Post-Election 2020

Originally posted November 4, 2020.

I know many of you are still anxious about results yet to arrive, so: let’s highlight some results that we know.

Because here in Cali — especially here in LA — there’s things worth celebrating. Prop 17 restored full voting rights to formerly incarcerated people. Prop 20, which would have increased sentencing, was voted down, as was Prop 25, which would have replaced cash bail with an even-worse system of algorithmic profiling (psst algorithms are super racist, pass it on).

Locally, we passed Measure J, which allocates 10% of county discretionary funds towards community alternatives to policing and incarceration. We’re the largest county in the country; we’re more populous than forty goddamn states! Imagine if the entire state of Michigan voted for such a measure. That’s the impact that Measure J will have.

We also voted out Jackie Lacey as District Attorney. BLM Los Angeles has been actively and visibly organizing and protesting Lacey for three-plus years now; in her time as DA, 626 people have been killed by law enforcement in the county. In 625 of those cases, she has done nothing. Her replacement, George Gascon, has an actual record of investing in restorative justice programs. And yes — being a white guy gives him leverage and privilege to dismantle the system of power in which he is entrenched, which Jackie Lacey did not have. That is real. It is also a good thing to have Jackie Lacey gone.

There are other results from Cali that are less promising (Props 15, 16, and 22, in particular). And I don’t think it’s an accident that the Good Things focus heavily on anti-carceral politics, because anti-carceral organizing has been happening in this state for decades. This organizing has been tireless and dedicated in the face of many defeats and setbacks. It has been community-led, grassroots, and helmed largely by women of color, especially Black women. And it’s just bearing fruit now. We are just now undoing the worst and most monstrous effects of the punitive system that earned so much electoral support in the 90s here in California.

Which is to say: this shit takes time. It takes time and effort. But if we can unwind the carceral state here in its most expansive and entrenched form in the entire world — home of the “Golden Gulag,” as named by Ruth Wilson Gilmore, one of those Black women abolitionists and optimists who has been leading this fight for decades — we can do it anywhere.

Our commitments are the same as they were yesterday. They are the same as they were in June, marching in the name of George Floyd. Our commitments do not change, even if the presidential results do.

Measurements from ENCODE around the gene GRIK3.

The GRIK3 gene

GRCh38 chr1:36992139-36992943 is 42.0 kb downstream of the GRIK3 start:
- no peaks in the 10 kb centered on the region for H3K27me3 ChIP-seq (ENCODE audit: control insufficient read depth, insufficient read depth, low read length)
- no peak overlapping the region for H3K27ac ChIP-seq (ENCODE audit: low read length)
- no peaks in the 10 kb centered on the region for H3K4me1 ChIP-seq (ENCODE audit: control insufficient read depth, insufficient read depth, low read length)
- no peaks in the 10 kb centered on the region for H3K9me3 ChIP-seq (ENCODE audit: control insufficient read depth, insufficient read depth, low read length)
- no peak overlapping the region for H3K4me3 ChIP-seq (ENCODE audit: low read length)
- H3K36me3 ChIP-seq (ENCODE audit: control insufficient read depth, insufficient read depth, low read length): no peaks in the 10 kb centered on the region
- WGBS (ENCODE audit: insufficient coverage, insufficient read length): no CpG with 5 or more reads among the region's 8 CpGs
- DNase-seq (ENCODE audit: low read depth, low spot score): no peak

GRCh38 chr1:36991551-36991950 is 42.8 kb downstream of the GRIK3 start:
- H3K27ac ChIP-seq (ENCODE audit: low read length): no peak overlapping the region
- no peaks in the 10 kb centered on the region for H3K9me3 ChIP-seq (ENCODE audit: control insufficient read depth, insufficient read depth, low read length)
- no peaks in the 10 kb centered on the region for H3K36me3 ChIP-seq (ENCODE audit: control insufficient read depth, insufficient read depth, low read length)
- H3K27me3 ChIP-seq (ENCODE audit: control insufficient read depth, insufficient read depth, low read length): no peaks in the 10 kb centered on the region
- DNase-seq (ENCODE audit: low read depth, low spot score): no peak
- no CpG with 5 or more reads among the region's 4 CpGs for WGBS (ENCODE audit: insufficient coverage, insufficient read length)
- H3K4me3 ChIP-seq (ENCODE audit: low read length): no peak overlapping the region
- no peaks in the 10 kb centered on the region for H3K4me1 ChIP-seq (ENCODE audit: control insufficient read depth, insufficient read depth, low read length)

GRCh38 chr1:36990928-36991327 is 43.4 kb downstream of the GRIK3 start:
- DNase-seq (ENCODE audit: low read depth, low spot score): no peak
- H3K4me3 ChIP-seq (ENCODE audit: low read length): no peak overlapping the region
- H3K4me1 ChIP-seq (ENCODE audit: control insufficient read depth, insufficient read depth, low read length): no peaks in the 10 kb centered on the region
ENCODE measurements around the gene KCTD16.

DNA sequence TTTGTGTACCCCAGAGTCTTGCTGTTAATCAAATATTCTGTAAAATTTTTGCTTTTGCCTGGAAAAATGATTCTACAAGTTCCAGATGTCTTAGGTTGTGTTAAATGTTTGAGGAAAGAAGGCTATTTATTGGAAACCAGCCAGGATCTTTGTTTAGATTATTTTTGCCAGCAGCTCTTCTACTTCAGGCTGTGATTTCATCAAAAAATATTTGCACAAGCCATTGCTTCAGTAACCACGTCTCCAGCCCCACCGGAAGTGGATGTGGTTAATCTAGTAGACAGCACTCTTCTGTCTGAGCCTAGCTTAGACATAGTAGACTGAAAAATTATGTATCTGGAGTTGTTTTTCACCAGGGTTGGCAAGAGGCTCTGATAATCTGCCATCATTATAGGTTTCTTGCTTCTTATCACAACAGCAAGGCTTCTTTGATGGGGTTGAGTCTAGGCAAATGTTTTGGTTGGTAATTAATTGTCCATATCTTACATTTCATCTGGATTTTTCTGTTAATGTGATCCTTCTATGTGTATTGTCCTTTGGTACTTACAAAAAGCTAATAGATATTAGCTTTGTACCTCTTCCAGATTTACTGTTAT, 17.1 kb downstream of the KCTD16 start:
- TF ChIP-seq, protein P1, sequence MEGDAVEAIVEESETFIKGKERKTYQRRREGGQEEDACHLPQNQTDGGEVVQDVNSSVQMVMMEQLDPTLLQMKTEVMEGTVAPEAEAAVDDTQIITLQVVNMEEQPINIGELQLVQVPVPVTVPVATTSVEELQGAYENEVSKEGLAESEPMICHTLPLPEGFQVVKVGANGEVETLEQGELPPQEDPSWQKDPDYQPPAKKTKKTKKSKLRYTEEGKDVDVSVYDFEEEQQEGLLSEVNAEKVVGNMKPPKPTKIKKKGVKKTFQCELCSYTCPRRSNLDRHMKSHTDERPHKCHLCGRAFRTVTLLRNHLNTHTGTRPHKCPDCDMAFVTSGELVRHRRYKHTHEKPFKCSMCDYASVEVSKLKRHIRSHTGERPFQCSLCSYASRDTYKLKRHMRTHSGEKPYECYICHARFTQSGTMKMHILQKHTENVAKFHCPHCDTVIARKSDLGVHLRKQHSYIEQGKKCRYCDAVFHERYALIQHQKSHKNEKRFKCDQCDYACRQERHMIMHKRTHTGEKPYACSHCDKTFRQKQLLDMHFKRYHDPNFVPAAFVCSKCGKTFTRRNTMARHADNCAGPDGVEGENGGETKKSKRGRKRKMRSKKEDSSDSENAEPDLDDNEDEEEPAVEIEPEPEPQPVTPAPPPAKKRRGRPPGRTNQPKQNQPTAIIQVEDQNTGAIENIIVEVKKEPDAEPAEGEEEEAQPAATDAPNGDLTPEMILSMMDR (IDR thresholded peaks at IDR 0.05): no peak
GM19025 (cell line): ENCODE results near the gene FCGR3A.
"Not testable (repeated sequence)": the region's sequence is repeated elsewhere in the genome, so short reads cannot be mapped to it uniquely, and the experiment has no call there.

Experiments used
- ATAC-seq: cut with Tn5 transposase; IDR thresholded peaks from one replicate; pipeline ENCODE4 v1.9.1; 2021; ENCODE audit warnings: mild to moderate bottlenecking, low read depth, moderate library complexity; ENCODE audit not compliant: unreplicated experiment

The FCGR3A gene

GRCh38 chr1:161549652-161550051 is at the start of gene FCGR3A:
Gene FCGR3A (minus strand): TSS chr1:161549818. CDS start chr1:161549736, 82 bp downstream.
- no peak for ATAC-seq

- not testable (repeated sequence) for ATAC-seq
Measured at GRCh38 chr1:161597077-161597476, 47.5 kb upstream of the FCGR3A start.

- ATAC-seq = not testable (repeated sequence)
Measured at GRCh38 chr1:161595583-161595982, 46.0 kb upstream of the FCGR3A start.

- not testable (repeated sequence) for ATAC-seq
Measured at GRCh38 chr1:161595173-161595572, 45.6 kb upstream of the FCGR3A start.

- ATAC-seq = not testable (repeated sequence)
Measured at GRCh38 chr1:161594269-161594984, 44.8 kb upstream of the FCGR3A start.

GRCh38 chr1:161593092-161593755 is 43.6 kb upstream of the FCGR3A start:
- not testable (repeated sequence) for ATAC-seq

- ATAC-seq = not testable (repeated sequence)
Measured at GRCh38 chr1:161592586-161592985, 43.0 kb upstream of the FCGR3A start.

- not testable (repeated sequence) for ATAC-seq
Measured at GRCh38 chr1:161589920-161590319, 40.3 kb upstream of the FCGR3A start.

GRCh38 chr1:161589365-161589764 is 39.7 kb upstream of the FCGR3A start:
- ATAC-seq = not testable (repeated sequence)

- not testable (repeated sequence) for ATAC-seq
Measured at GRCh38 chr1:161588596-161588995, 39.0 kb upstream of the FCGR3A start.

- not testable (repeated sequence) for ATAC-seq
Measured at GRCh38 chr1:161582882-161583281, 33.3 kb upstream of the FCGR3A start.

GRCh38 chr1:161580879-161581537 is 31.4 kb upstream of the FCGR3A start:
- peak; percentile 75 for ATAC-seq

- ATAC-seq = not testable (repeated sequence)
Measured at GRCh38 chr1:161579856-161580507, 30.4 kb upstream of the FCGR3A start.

“Organizing” might sound like an abstraction. It’s not. You can do it wherever you are, because organizing is just about building honest, empowered relationships; it’s the practice of love and connection. It doesn’t have to be protesting in the streets (it can be!). It can happen in your neighborhood, in your church, at your workplace. Organizing a workplace has been where most of my time has been spent over the last year. If you want to talk about that, and discuss how you can organize your workplace, drop me a line. I’m happy to chat. Even if we haven’t really talked in a decade — I’d love to talk to you. Take the risk of it being a little awkward. Love is always risky. But isn’t the whole point of all of this to build a politics of love?

On another note: yesterday I had my first colonoscopy, because it felt fitting to spend election day seeing up my own ass. So some other happy results: I am cancer-free and polyp-free, which is a big deal given family history.

I was able to do this because for the first time in my adult life I have good health insurance. For much of my adult life I have been uninsured. I was two years delayed on getting a colonoscopy, even after my brother’s doctor told me to get one ASAP, because I did not have access to health care. Because we live in a system that says that my brother’s life is quite literally worth more than mine; that because he is a high earner, and I am low-income, he deserves access to lifesaving care, and I do not.

There are people in my life who love me in personal ways, who have offered care and support, while still supporting a system that quite literally did not care whether I lived or died. This is a hard thing to live with, and it is why we must organize. Because we cannot simply understand love as something gentle and interpersonal and easy. A politics of love must be fierce, and systematic, and risky. Anything else is just comfort.

Truth is rarely comfortable. But if we want to be free — from the carceral state, from white supremacy and patriarchy and capitalism and from all the ways we imprison ourselves to accommodate these hierarchies and harms — it is the only way forward.

I love you. And the truth is: we can do this.

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